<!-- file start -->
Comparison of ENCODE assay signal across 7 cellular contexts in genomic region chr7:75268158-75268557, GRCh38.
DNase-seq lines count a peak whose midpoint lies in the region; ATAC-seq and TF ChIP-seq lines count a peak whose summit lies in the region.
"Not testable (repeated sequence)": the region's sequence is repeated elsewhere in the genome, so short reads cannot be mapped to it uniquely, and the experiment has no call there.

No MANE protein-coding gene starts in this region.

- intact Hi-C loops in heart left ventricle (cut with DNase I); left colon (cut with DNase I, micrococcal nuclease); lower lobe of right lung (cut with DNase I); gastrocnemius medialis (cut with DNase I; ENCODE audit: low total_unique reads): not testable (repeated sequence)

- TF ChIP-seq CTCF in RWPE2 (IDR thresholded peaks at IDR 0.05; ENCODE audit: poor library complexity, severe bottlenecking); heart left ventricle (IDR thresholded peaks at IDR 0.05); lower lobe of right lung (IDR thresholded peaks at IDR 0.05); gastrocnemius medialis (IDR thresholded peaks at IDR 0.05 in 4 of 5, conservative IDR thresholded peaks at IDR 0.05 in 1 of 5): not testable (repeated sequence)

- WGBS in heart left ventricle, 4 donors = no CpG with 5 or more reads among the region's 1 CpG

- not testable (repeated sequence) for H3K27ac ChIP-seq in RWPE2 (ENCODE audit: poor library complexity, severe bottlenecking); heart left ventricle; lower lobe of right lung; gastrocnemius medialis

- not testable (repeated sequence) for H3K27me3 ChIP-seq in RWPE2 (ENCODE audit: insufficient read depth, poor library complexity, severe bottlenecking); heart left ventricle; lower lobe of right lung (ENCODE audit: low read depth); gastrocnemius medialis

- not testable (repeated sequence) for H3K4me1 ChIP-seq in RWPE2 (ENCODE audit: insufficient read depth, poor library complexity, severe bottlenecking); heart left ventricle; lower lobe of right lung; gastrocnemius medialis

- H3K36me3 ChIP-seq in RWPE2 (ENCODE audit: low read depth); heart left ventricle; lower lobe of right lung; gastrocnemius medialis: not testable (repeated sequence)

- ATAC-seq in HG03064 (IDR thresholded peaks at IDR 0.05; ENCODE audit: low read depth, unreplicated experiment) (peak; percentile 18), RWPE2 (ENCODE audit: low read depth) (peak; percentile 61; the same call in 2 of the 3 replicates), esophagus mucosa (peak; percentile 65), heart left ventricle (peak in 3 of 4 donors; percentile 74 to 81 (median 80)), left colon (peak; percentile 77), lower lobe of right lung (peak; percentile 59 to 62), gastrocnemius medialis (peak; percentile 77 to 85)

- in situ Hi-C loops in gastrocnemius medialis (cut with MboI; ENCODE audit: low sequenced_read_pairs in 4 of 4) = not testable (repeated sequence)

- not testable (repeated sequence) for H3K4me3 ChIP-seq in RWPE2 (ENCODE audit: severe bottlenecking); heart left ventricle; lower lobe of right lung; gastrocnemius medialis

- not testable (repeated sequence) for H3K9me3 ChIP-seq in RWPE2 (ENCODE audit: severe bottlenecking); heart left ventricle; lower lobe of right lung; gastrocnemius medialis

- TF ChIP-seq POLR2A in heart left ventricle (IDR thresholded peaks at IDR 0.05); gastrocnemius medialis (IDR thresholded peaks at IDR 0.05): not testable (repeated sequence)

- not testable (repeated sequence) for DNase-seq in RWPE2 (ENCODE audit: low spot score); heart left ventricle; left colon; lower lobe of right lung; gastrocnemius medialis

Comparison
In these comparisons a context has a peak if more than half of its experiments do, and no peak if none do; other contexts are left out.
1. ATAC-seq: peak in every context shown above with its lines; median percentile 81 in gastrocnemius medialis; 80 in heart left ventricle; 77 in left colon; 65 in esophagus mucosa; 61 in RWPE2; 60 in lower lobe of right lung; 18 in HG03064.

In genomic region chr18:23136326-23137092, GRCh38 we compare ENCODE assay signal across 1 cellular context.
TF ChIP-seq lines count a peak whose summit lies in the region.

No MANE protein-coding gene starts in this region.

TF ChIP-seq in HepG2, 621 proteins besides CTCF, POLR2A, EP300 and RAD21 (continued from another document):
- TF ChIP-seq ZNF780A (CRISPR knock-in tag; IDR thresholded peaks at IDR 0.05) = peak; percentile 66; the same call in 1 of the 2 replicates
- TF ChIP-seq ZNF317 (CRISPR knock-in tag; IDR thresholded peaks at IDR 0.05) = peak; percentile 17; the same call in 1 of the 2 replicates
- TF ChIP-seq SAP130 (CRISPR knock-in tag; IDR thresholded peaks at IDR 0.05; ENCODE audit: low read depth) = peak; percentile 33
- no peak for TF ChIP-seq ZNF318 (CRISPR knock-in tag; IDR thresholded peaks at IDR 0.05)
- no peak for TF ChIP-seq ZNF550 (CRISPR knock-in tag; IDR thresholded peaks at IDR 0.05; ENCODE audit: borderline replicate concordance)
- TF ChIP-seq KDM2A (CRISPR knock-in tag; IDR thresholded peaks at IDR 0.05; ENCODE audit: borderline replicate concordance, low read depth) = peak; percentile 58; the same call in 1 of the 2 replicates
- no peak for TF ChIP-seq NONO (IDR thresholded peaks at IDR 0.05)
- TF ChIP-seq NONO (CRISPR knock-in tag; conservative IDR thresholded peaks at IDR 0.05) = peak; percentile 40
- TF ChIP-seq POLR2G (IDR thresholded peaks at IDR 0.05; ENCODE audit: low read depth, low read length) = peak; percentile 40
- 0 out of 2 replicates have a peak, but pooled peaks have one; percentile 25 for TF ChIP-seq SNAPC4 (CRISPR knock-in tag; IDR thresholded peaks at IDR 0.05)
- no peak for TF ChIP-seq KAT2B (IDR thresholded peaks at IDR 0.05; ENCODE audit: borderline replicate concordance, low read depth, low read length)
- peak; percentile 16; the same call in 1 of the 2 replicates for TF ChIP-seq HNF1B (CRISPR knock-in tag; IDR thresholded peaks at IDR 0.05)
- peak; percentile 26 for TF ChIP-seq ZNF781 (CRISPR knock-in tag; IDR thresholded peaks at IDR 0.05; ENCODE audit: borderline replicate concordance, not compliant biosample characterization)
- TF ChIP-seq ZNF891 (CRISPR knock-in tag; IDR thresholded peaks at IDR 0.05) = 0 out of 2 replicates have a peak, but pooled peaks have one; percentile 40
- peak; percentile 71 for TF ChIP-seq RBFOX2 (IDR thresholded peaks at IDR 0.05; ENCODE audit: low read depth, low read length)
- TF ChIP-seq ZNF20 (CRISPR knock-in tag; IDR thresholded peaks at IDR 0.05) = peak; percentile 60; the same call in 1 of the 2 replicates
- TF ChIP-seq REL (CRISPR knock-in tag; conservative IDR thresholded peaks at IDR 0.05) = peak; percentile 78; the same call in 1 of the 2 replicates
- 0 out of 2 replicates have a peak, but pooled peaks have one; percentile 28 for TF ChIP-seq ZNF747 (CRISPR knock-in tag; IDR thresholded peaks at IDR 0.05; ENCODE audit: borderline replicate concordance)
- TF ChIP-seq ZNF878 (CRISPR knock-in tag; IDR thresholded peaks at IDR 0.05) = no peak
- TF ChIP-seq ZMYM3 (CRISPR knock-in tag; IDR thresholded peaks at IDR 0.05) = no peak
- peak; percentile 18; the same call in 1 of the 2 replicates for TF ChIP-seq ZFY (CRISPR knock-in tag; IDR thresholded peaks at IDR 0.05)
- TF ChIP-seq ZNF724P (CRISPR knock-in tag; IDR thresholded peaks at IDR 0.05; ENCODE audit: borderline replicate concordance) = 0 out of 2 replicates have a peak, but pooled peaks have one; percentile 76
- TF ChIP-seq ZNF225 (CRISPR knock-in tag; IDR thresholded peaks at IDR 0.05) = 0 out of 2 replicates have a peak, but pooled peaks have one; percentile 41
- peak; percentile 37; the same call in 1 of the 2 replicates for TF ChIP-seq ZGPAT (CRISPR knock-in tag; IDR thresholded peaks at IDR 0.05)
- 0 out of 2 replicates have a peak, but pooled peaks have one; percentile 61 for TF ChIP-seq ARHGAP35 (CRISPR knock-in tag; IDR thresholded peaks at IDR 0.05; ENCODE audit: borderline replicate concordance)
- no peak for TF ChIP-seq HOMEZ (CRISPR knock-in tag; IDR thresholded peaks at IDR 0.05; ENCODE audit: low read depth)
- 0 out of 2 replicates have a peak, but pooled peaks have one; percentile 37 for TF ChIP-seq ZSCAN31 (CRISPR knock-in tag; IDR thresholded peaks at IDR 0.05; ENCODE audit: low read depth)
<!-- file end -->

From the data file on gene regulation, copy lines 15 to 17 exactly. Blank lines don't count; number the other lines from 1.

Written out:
- not testable (repeated sequence) for H3K9me3 ChIP-seq in RWPE2 (ENCODE audit: severe bottlenecking); heart left ventricle; lower lobe of right lung; gastrocnemius medialis

- TF ChIP-seq POLR2A in heart left ventricle (IDR thresholded peaks at IDR 0.05); gastrocnemius medialis (IDR thresholded peaks at IDR 0.05): not testable (repeated sequence)

- not testable (repeated sequence) for DNase-seq in RWPE2 (ENCODE audit: low spot score); heart left ventricle; left colon; lower lobe of right lung; gastrocnemius medialis